Our new measurement of the D/H ratio in H2 in Uranus and Neptune can be combined with a model of their internal structure to constrain the D/H ratio in their protoplanetary ices. Following the approach proposed by Lécluse et al. (1996) that was also adopted by Feuchtgruber et al. (1999), (D/H)ices can be expressed as where (D/H)planet is the bulk D/H ratio in the planet, taken to be equal to its value in the fluid envelope (D/H)envelope. This assumes that the atmosphere and interior of the planet have been fully mixed, i.e. that high-temperature equilibration of deuterium between hydrogen and ices has occurred during the planet’s history. This assumption of global mixing is central to our analysis. Formation models (Pollack & Bodenheimer 1989) suggest that the planetary envelopes mixed in early stages, but whether this was true also for core material is admittedly unknown. Current giant planets may not be fully convective, especially Uranus (see Podolak et al. 1995; Guillot 2005), and it is not known whether this state is primordial or not. Another assumption of the model is that (D/H)envelope is equal to the D/H ratio value we determined in H2. This assumes that the atmospheric deuterium content is largely dominated by H2, with negligible contribution from heavy H-bearing species (e.g. H2O). This hypothesis is discussed below in more detail.

For the protosolar D/H ratio value, we adopted (D/H)proto = (2.25 ± 0.35) × 10-5, based on the analysis of ISO-SWS measurements on Jupiter (Lellouch et al. 2001). For the volumetric ratio xH2 = nH2 / (nH2 + nH2O) of H2, we initially used the interior models of Podolak et al. (1995). For Neptune, Podolak et al. (1995) considered two model variants, one with a “canonical” density in the ice shell, and one with a density reduced by 20%. These models provide values (expressed in Earth masses) for the gas (MH2 + He), ice (Mice), and rock (Mrock) components of the planet. Note that all the Podolak et al. (1995) models assumed a solar rock-to-ice ratio (~2.5), i.e., an ice-mass ratio in the heavy element component (F = Mice / (Mice + Mrock)) equal to 0.715. Assuming solar composition, i.e., H2/(H2 + He) = 0.747 by mass (consistent with Helled et al. 2011), xH2 can be expressed as where is the mass ratio of H2 and mH2O and mH2 are the molar masses of H2O and H2 (i.e., 18 g and 2 g). The xH2 values and the inferred (D/H)ices are given in Table 3 (note that the xH2 values are slightly different from those given in Feuchtgruber et al. (1999) because there was a minor mistake in that paper).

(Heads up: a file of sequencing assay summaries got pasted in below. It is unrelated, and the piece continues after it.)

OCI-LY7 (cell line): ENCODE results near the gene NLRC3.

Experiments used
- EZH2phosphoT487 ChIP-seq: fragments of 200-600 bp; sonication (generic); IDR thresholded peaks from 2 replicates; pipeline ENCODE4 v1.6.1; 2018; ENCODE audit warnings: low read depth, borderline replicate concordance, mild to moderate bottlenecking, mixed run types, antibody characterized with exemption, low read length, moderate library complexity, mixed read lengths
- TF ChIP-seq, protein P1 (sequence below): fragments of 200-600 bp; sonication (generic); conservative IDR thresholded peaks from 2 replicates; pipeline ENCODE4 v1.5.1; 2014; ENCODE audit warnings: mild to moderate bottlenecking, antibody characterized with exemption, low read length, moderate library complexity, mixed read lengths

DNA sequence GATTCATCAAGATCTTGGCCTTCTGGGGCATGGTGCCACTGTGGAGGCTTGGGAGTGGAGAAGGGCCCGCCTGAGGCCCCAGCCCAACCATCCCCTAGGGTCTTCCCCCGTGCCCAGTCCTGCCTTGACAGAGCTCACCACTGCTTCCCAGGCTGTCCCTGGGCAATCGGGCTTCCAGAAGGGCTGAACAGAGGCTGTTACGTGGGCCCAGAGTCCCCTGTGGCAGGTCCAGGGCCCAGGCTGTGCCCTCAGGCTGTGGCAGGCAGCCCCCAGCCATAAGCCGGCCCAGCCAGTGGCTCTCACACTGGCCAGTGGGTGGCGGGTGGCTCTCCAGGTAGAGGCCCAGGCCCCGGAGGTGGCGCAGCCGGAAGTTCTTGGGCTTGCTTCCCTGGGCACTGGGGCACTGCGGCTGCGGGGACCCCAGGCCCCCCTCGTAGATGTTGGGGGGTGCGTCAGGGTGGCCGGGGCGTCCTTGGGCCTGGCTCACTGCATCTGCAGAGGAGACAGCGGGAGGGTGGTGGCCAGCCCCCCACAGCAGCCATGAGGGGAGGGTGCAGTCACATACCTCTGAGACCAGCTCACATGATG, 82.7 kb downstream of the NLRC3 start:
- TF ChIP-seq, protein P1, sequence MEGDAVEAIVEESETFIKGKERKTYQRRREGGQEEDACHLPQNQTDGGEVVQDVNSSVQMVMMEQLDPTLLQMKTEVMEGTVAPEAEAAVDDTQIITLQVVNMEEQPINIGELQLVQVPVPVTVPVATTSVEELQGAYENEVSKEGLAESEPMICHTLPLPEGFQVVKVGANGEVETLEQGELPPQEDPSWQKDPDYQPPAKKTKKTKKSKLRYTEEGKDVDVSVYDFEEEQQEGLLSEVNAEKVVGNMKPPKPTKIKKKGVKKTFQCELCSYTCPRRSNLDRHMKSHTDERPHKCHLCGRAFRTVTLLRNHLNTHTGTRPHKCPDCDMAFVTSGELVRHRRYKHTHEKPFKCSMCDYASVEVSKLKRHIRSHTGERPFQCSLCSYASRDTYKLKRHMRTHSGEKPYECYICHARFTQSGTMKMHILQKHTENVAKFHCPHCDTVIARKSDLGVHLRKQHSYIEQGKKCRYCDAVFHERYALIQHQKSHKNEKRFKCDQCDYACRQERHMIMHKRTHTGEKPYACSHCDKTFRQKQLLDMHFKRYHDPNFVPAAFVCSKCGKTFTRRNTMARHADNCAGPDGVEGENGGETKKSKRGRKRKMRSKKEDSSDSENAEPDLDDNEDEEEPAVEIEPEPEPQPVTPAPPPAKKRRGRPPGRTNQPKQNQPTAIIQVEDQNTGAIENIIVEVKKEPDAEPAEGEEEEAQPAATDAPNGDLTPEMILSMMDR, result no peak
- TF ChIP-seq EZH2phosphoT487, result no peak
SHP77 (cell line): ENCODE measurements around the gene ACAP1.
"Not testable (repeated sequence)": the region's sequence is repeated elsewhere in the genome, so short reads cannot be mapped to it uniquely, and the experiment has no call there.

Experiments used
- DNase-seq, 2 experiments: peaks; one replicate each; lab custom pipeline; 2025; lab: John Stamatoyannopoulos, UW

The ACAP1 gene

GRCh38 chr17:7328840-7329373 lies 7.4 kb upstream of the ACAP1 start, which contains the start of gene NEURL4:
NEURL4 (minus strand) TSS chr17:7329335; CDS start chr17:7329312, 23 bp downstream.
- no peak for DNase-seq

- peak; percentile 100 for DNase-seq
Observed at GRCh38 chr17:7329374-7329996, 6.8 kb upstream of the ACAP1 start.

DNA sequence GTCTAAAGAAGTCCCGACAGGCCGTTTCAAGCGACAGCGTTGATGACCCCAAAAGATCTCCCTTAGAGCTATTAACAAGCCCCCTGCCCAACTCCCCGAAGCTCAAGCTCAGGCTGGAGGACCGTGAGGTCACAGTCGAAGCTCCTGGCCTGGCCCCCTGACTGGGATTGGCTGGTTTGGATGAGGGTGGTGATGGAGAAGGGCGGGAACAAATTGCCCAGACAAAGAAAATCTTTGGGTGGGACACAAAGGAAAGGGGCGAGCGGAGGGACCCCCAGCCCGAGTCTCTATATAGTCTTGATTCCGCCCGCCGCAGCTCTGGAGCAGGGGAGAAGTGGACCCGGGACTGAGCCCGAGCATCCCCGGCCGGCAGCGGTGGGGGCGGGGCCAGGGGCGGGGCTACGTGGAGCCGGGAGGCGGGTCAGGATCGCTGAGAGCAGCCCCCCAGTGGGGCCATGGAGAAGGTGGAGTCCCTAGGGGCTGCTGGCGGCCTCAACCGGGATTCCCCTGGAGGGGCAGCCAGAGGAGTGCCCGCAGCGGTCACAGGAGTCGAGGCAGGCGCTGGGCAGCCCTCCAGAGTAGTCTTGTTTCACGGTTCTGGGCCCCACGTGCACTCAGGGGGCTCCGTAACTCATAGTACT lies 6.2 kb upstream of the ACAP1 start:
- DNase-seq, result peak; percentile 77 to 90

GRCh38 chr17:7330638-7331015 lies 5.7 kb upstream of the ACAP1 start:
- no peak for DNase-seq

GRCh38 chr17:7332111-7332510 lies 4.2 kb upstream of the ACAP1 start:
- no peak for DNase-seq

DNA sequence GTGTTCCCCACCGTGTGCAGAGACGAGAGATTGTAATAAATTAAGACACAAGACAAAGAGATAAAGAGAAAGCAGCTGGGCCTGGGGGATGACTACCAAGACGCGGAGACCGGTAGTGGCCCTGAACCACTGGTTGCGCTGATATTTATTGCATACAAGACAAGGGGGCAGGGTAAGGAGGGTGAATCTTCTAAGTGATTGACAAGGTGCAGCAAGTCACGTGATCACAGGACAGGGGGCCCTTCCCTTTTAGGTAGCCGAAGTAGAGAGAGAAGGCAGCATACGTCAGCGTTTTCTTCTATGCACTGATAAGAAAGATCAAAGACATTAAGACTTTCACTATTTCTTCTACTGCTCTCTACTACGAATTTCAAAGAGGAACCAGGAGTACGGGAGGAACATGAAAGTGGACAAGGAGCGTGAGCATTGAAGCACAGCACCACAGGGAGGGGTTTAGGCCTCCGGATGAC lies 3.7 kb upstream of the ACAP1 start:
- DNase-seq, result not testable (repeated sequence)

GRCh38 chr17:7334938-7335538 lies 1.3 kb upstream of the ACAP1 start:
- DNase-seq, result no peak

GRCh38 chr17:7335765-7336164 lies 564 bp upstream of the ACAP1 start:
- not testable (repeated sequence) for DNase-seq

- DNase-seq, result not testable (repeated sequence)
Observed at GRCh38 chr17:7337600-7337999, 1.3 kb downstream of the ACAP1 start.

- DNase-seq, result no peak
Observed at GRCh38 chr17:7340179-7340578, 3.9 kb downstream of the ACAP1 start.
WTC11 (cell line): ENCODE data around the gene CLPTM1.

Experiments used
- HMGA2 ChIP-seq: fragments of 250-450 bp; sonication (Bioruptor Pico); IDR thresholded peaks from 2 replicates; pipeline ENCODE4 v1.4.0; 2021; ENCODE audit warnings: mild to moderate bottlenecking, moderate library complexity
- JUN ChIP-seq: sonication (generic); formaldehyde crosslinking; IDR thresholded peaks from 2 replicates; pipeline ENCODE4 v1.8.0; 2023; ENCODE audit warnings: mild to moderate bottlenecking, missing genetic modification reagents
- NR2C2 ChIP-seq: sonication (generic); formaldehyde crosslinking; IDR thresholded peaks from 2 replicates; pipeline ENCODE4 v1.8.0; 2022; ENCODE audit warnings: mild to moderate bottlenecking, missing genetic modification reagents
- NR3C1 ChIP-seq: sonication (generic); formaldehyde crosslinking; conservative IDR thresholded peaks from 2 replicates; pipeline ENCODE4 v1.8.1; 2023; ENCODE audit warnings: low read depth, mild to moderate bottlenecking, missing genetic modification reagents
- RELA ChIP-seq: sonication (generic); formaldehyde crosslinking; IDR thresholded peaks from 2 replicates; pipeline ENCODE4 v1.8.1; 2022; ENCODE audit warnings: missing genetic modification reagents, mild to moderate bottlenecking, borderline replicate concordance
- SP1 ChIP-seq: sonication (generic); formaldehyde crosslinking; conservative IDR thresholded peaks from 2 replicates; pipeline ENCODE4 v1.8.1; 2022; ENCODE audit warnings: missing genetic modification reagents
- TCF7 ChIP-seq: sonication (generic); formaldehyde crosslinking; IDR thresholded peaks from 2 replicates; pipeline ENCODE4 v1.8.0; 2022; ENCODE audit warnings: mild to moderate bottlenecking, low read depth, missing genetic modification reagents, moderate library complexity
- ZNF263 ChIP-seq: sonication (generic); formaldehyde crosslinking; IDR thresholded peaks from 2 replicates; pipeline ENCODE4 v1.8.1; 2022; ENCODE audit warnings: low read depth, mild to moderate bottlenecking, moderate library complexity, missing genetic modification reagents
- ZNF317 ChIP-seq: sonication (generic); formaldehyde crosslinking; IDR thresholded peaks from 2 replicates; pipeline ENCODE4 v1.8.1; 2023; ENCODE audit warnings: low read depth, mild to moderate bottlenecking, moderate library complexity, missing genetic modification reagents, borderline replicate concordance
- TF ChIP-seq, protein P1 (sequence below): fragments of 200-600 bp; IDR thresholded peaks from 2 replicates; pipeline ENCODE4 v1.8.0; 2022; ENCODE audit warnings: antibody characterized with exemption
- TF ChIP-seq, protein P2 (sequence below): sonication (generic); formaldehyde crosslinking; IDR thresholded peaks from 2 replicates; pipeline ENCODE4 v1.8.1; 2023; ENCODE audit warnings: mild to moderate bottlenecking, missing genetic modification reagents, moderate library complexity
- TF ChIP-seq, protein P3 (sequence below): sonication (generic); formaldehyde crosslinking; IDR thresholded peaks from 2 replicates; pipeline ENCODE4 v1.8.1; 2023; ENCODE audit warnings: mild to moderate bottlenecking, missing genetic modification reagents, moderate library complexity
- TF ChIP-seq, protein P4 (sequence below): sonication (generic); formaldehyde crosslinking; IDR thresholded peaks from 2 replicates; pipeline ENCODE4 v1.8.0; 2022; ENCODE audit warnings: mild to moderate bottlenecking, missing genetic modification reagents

Table 3

Inferred D/H in protoplanetary ices.

We also used the more recent Uranus and Neptune models of Helled et al. (2011). These models propose empirical pressure-density models tuned to match the planetary radii, masses, gravitational coefficients J2 and J4, and solid rotation periods determined by Voyager. The models are then interpreted in terms of bulk composition, i.e., the mass fractions of hydrogen (X), helium (Y), and heavy elements (Z). Two limiting cases are considered for heavy elements, which are either pure rock (represented for definiteness by SiO2) or pure ice (represented by H2O). Furthermore, two variants (I and II) are considered for the radial distribution of the heavy elements within the planetary interior. Obviously, the pure SiO2 cases are excluded from the point of view of the D/H ratio, since they would lead to a protosolar D/H ratio. We thus considered here the H2O cases. By definition, these models have F = 1. In this case, fH2 is simply given as fH2 = X / (X + Z).

Even more recently, interior models of Uranus and Neptune were updated by Nettelmann et al. (2013). These authors provide results based on full sets of three-layer interior models combined with different solid-body rotation periods, gravitational data, and physical equations of state (two models for Uranus and three models for Neptune). Values for xH2, fH2, and resulting (D/H)ices from all their models are given in Table 3.

For all the interior models considered, Table 3 indicates that the D/H ratio values for the protoplanetary ices of Uranus and Neptune are consistently 4–6 times lower than those found in the water-ice reservoirs of Oort-cloud comets (~(2–3) × 10-4, see Bockelée-Morvan et al. 2012), and still a factor of 2–3 lower compared to the D/H in Earth’s oceanic water (1.5 × 10-4), carbonaceous chondrites (1.4 × 10-4), and the Jupiter-family comet 103P/Hartley 2 (1.6 × 10-4, Hartogh et al. 2011).